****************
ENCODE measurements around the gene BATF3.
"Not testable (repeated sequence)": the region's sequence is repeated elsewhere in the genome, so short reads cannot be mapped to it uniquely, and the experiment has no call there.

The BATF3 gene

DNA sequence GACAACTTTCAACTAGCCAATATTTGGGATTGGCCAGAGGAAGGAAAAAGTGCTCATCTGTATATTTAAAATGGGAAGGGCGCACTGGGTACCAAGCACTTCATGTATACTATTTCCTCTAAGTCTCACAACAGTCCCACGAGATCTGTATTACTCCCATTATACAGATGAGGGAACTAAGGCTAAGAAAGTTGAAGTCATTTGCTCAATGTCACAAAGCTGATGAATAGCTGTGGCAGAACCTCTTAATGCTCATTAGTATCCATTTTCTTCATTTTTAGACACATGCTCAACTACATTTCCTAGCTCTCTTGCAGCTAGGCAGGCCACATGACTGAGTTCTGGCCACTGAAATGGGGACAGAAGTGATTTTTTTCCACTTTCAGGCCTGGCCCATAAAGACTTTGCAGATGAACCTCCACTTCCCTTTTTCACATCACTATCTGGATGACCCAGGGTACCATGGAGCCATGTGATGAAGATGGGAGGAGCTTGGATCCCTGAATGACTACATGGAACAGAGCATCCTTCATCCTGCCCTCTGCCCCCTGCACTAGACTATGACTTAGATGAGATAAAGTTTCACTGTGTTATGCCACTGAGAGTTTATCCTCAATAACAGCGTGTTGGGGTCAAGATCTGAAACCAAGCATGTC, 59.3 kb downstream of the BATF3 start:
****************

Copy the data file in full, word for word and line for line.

ENCODE measurements around the gene BATF3.
"Not testable (repeated sequence)": the region's sequence is repeated elsewhere in the genome, so short reads cannot be mapped to it uniquely, and the experiment has no call there.

The BATF3 gene

DNA sequence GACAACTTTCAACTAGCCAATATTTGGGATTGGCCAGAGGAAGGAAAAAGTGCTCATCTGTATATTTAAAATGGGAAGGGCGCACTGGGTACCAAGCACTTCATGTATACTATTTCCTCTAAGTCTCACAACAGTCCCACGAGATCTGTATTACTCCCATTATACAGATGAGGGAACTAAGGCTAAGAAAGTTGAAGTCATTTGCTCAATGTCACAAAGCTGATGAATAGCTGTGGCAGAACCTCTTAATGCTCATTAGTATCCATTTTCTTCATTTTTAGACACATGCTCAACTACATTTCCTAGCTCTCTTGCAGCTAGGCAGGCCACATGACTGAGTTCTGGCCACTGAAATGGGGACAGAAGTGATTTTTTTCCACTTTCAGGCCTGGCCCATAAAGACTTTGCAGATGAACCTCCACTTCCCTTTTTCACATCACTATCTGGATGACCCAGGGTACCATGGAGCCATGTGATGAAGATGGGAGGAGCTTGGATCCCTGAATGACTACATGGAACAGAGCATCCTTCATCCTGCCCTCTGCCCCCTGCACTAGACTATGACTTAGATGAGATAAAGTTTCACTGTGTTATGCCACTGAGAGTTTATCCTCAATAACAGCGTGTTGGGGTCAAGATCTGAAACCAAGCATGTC, 59.3 kb downstream of the BATF3 start: